On this Father's Day, I think of my Dad whom I lost nearly 15 years ago, and I think that quote tells my tale all these years later. I am my father's daughter, for sure. He was originally from north Jersey, the Paterson-Lodi area where they are bolder, and I do believe my Dad was into women's lib with me long before it was in vogue even though he kept my mother in the true 50s housewife motif.
I don't have much "manly" stuff in my shop since I am a "girly shop" as my antique shop neighbors label me, but I do have a neat shaving set and some shaving items, and some male themed books and oddities like tie tacks and cuff links, but, let's consider men and shaving.
Before the advent of razors, hair was sometimes removed using two shells to pull the hair out or using water and a sharp tool (ouch!). Around 3000 BC when copper tools were developed, copper razors were invented, and it appears that Egyptian priests were into personal hygiene. Alexander the Great strongly promoted shaving during his reign in the 4th century BC to avoid "dangerous beard-grabbing in combat" (the nuns should have practiced that theory with my pig tails).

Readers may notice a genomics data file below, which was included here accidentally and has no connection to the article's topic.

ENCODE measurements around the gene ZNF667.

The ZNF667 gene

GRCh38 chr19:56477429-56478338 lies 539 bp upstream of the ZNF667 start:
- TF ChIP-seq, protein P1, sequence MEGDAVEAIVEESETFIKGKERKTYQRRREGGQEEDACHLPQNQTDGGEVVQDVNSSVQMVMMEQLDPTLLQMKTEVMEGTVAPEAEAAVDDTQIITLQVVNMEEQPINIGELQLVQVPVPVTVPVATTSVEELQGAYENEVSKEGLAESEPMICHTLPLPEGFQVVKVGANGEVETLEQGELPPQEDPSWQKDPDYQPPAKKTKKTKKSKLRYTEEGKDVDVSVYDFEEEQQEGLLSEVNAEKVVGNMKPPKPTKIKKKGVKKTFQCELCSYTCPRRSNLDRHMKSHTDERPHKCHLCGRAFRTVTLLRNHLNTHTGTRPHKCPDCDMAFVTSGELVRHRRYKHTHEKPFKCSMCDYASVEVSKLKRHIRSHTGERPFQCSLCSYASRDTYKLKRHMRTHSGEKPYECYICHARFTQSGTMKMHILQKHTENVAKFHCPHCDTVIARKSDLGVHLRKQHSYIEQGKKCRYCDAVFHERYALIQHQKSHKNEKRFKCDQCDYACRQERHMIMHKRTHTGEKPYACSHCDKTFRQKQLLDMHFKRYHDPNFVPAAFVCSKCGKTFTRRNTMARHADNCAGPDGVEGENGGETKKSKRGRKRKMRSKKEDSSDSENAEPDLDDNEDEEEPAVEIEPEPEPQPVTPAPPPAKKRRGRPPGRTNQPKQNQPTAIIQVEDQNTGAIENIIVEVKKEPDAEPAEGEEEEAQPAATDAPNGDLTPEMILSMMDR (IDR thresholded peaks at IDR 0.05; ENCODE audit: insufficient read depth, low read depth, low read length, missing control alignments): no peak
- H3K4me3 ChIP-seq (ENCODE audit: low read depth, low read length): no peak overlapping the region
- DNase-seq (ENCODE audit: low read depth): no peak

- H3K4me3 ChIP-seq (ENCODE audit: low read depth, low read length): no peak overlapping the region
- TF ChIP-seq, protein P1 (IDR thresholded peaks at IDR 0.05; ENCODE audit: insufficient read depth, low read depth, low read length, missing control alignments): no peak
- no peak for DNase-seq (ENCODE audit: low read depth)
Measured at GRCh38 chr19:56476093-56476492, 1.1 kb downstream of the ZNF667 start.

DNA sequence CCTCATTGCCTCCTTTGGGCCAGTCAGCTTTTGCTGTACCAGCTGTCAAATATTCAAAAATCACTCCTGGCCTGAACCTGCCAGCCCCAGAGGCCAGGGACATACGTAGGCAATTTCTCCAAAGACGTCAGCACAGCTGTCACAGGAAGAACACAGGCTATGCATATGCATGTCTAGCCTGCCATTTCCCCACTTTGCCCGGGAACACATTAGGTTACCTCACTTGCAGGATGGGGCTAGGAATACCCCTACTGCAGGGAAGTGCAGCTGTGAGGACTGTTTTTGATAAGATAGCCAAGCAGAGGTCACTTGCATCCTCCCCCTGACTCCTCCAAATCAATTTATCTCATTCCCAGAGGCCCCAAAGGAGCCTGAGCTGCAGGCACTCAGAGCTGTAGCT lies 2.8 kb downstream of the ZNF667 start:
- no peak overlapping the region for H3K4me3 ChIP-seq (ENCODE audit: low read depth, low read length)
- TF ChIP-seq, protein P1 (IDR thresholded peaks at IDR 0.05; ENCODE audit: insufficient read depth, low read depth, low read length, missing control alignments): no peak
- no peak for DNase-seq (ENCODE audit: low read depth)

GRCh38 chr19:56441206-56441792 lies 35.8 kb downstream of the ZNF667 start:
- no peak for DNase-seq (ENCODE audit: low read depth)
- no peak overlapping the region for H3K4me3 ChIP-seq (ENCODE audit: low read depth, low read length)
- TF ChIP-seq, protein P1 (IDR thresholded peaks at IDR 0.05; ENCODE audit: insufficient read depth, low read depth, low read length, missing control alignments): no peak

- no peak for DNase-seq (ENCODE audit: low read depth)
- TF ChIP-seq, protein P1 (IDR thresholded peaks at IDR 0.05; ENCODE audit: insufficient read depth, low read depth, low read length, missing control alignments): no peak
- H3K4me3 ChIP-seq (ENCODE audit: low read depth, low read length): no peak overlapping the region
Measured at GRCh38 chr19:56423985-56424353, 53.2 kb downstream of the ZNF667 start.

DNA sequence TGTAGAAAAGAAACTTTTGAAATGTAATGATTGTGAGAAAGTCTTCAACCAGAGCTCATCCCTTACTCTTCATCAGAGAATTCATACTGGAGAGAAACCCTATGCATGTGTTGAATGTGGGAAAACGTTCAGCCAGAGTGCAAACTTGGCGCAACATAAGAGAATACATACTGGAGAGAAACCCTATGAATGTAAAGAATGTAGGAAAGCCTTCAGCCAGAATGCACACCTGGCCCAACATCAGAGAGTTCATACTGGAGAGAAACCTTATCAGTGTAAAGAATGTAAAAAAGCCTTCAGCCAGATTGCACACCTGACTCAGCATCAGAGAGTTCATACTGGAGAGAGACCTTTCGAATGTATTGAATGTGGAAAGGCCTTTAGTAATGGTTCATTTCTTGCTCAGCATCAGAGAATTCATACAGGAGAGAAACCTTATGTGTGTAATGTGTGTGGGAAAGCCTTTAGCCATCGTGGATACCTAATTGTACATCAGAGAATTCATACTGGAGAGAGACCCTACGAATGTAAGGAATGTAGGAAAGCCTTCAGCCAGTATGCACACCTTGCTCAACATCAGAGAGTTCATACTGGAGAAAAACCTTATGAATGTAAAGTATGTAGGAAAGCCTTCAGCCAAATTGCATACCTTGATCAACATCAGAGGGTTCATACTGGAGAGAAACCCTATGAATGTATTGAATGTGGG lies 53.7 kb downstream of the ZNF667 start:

Anyway, once knives and scissors were developed, the refinements lead to the development of the razor -- the sharpest knife possible. With a very sharp knife, it is possible to begin shaving.
- Gillette had released the "safety razor" in 1901, and it was steadily gaining popularity because of a massive ad campaign. The safety razor made it possible and inexpensive for men to shave daily.
- Soldiers in the United States army were required to shave.
Or, to put it another way, no one makes any money if you have a beard...
― John Wooden, Wooden: A Lifetime of Observations and Reflections On and Off the Court